In the eight years since Pina Bausch’s sudden death, her company, Tanztheater Wuppertal Pina Bausch, has soldiered on, performing her emotionally strenuous dance-theatre works. At bam (Sept. 14-24), the troupe presents two scorchers, “Café Müller” and “The Rite of Spring,” both made in the seventies, before a hint of gentleness began to creep into Bausch’s world view. The first is set in a chair-strewn room, where nightmarish personal dramas play out to the music of Purcell. The other takes place on a dirt-covered stage, a sombre setting for a hair-raising ritual of immolation.
A redemption of sorts can be found in “A Love Supreme” (New York Live Arts, Sept. 27-30), Anne Teresa De Keersmaeker’s collaboration with Salva Sanchis, a former member of De Keersmaeker’s company, Rosas. With a mix of choreographed movement and improvisation, Sanchis and De Keersmaeker have conjured a physical counterpart to John Coltrane’s famous 1964 album. It is danced by four men, each of whom closely scans a musical line played by a different member of Coltrane’s legendary quartet.
Alexei Ratmansky’s affinity for the music of the contemporary Russian composer Leonid Desyatnikov has produced some of his most original ballets, including “Russian Seasons” and “Old Women Falling Out.” His newest work for American Ballet Theatre (the season runs Oct. 18-29, at the David H. Koch) premières on Oct. 18, with a score by the same composer, “Bukovinian Songs,” a suite for solo piano based on Ukrainian folk tunes. Ratmansky’s other recent Desyatnikov ballet, “Odessa,” will be part of New York City Ballet’s fall season (Sept. 19-Oct. 15, at the David H. Koch).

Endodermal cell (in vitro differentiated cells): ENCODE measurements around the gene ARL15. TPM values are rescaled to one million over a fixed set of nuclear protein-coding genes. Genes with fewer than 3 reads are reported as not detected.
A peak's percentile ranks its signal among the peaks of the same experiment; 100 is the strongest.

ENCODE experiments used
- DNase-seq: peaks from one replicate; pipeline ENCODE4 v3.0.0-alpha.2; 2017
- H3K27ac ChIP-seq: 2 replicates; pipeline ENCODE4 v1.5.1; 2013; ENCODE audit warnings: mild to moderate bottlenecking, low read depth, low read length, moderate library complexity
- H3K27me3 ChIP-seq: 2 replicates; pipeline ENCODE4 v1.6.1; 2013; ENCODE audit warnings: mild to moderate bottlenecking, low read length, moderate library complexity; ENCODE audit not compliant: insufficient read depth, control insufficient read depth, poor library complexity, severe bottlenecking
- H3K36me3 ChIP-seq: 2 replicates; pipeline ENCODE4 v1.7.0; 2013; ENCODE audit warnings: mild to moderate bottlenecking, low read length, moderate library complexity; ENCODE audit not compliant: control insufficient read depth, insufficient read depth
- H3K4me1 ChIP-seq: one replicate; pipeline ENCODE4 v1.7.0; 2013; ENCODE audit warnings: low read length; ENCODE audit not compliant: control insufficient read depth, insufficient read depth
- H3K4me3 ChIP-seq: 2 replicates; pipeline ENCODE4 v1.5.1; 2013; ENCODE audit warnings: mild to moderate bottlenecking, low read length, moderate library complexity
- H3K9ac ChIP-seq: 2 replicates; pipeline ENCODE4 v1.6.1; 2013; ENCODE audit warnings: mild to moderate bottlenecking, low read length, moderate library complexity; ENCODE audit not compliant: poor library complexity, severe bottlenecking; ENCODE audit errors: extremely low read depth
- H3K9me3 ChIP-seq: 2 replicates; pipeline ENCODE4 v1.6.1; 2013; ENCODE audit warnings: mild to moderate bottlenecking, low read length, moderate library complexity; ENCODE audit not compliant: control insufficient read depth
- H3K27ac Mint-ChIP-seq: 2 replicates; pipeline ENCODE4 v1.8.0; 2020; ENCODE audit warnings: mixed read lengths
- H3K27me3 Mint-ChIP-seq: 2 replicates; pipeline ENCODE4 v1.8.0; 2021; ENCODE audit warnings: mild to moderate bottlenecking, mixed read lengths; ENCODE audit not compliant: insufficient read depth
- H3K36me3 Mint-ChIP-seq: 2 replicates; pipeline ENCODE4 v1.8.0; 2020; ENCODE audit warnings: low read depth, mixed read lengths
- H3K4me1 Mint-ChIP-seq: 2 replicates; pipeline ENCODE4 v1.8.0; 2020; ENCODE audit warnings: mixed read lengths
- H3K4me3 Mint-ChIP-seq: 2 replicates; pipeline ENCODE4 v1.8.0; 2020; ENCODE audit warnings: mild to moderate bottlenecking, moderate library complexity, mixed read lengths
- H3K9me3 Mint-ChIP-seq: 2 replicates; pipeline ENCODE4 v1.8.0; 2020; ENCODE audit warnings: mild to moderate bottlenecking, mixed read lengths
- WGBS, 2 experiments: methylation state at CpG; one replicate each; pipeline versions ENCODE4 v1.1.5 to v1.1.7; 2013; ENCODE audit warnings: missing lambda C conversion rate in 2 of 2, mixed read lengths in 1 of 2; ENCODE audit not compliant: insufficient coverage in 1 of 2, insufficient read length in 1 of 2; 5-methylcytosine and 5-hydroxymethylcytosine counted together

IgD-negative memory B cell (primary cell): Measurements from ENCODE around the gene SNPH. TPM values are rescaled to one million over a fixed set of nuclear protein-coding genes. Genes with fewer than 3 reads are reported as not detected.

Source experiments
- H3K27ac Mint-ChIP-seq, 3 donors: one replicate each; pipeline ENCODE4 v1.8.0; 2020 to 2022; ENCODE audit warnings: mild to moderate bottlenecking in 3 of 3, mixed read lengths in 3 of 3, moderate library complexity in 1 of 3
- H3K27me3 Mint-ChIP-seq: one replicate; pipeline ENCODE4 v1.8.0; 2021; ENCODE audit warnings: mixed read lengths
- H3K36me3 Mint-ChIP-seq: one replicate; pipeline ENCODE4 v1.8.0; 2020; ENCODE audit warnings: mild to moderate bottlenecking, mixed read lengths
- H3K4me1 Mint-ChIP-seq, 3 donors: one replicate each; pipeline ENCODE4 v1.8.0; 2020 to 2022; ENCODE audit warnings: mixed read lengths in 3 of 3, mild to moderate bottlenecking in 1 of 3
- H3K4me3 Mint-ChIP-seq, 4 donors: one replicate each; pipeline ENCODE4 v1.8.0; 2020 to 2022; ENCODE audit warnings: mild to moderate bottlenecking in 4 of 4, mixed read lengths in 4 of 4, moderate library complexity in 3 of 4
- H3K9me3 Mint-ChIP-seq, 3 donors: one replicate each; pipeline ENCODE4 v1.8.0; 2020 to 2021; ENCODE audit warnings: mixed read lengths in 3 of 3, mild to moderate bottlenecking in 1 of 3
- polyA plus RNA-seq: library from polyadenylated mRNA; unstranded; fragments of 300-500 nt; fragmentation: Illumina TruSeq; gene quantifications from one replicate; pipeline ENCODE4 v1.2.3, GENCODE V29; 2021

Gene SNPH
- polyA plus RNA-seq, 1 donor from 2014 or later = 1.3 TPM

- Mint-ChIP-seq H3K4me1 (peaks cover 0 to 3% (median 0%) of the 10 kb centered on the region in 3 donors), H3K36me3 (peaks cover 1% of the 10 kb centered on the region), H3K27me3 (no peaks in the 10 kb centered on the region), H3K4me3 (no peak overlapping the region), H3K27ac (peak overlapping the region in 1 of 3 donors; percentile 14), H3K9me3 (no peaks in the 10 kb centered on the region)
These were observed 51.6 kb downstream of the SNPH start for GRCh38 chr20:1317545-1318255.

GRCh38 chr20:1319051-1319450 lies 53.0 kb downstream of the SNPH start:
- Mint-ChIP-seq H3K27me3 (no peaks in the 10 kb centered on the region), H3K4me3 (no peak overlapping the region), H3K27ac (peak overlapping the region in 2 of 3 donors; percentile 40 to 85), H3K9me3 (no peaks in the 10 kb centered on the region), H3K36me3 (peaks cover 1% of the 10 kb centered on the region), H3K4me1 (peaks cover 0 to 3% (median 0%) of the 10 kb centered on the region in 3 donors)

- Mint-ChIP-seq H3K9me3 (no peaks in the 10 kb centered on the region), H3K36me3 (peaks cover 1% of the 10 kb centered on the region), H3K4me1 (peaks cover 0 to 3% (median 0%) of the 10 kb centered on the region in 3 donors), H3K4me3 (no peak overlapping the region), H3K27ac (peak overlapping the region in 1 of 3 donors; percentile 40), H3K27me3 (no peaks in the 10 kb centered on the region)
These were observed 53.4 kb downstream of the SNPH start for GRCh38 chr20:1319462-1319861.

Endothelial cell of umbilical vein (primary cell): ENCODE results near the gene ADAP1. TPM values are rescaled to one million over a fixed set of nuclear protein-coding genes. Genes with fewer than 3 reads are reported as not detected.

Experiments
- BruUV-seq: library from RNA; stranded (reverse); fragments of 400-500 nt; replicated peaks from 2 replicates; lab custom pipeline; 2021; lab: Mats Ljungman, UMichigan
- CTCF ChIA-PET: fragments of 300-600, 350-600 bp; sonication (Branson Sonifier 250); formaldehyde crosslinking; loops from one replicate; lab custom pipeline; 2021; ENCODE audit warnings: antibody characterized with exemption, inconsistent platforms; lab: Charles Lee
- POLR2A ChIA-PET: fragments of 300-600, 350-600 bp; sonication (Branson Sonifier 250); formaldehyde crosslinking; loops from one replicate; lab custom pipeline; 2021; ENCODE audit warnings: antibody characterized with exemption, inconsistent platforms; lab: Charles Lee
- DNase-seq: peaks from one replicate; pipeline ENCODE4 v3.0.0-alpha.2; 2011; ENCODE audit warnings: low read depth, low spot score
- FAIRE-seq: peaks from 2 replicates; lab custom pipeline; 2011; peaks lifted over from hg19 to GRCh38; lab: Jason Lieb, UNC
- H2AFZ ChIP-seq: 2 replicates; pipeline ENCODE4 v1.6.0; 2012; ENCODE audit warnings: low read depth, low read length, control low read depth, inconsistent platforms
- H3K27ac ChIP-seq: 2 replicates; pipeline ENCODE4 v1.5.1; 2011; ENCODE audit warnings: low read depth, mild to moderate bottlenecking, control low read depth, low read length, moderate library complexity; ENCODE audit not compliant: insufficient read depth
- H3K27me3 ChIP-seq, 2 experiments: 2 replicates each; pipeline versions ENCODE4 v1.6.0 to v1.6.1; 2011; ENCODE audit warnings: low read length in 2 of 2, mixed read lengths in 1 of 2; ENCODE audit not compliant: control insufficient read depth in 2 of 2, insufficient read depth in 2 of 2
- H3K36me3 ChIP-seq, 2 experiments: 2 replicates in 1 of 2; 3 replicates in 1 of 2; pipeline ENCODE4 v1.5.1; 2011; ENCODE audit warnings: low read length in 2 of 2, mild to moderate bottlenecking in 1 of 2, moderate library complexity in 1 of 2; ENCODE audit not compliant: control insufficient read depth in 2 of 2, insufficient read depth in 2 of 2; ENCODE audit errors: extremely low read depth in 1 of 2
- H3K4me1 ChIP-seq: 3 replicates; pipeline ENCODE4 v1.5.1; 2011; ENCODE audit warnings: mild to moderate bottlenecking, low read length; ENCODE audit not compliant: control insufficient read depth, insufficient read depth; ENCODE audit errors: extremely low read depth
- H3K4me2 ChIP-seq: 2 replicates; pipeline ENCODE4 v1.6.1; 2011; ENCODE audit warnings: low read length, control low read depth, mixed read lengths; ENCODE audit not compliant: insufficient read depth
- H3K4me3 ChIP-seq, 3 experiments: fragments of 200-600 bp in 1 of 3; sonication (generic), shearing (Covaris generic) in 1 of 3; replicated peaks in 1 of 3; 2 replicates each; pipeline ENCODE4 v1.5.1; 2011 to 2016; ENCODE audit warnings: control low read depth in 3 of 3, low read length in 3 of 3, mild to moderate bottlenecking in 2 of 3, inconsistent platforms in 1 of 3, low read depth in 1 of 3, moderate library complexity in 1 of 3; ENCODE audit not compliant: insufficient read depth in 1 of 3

Ask any dancer her favorite dance film, and she’s likely to name the 1948 surrealist melodrama “The Red Shoes,” about a ballerina (played by Moira Shearer) driven to self-destruction by her love of dance. Who better to adapt this gory tale for the stage than the British choreographer Matthew Bourne, who brought us a danced version of “Edward Scissorhands”? At City Center (Oct. 26-Nov. 5), the role of the aristocratic, tenderhearted, and obsessive heroine will be performed alternately by Ashley Shaw, of Bourne’s London-based company New Adventures, and N.Y.C.B.’s own drama queen Sara Mearns.
An impossible love story drawn from Persian myth lies at the heart of “Layla and Majnun,” a 1908 opera by the Azerbaijani composer Uzeyir Hajibeyli. In Mark Morris’s version (in the White Light Festival, at the Rose Theatre, Oct. 26-29), the singers and players—members of the Silk Road Ensemble—sit in the center of a tiered stage, as, all around them, dancers from the Mark Morris Dance Group reënact the story of the star-crossed lovers.